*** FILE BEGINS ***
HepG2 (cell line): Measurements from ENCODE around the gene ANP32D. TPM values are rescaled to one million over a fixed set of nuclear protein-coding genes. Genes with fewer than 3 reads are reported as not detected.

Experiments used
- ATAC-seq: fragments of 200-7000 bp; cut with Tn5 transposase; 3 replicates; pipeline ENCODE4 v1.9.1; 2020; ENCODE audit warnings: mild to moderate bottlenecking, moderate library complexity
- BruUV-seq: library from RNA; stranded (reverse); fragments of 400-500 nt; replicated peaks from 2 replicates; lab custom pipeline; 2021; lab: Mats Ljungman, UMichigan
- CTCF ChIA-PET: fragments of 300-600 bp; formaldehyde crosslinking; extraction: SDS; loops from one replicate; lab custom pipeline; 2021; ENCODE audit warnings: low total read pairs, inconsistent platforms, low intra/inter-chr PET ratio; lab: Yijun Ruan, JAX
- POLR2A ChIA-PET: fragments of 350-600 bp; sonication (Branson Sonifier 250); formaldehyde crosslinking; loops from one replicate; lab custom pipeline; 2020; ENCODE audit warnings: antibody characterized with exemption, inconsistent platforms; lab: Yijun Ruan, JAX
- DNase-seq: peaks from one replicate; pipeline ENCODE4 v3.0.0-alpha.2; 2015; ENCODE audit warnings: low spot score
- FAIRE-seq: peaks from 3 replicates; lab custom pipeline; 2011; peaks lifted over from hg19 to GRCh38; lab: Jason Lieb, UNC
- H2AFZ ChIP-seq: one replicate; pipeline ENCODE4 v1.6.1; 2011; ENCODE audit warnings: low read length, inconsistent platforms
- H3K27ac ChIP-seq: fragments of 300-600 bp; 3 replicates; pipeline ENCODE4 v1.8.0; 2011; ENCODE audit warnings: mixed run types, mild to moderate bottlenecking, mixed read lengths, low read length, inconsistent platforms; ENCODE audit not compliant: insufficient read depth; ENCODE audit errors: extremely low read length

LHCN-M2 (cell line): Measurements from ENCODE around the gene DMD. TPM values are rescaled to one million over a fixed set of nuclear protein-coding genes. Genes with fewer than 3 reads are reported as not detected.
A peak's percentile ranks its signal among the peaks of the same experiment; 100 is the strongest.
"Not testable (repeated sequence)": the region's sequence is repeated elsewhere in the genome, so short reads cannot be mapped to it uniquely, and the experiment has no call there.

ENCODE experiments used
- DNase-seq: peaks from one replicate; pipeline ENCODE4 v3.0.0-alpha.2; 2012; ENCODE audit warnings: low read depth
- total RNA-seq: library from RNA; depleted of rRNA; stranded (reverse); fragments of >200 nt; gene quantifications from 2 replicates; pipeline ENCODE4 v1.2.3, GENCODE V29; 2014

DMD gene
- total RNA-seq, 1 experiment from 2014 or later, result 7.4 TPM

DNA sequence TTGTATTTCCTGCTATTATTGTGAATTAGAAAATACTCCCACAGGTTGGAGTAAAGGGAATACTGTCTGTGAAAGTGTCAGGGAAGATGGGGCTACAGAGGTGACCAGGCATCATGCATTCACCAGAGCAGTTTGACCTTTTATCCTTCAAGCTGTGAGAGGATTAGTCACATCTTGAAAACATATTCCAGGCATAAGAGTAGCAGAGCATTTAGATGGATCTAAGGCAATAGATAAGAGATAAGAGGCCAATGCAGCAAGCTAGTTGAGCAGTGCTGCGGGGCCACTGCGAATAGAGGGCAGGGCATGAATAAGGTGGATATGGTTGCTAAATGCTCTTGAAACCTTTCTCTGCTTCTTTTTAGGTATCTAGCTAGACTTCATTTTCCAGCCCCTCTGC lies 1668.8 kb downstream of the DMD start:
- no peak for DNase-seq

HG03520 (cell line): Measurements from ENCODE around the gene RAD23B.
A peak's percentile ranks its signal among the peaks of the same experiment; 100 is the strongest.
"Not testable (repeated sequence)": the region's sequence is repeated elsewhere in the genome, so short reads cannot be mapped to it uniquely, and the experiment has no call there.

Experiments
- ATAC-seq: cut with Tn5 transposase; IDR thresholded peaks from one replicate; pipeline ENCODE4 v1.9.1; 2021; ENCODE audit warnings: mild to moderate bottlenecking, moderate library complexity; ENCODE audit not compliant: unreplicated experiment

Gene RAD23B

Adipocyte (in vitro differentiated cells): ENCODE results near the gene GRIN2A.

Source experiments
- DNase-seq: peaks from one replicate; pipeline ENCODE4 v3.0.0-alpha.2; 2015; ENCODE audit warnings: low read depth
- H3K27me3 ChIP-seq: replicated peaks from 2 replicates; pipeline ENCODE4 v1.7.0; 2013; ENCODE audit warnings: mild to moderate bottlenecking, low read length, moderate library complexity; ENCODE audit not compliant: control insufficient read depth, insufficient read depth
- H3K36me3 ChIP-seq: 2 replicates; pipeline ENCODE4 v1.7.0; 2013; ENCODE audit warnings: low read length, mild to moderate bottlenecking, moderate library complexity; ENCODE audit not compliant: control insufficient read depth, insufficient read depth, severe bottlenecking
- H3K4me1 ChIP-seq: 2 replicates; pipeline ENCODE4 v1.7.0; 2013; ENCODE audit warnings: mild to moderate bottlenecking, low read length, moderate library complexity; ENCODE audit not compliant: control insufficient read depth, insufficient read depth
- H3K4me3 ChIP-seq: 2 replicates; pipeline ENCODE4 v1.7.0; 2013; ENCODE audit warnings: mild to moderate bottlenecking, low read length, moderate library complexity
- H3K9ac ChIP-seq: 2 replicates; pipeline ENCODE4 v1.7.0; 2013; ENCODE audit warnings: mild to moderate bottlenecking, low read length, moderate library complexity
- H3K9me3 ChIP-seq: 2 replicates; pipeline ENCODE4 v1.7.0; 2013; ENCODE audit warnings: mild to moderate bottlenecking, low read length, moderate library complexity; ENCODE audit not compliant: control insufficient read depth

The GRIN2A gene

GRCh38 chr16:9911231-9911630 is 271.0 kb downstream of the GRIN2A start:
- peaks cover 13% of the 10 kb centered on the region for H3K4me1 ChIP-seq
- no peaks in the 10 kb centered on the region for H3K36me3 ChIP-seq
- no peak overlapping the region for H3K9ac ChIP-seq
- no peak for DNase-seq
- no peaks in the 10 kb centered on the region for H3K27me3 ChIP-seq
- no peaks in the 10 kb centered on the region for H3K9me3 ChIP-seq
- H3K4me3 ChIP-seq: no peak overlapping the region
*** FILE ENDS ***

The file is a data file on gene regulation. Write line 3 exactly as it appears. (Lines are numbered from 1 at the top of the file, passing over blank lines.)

- ATAC-seq: fragments of 200-7000 bp; cut with Tn5 transposase; 3 replicates; pipeline ENCODE4 v1.9.1; 2020; ENCODE audit warnings: mild to moderate bottlenecking, moderate library complexity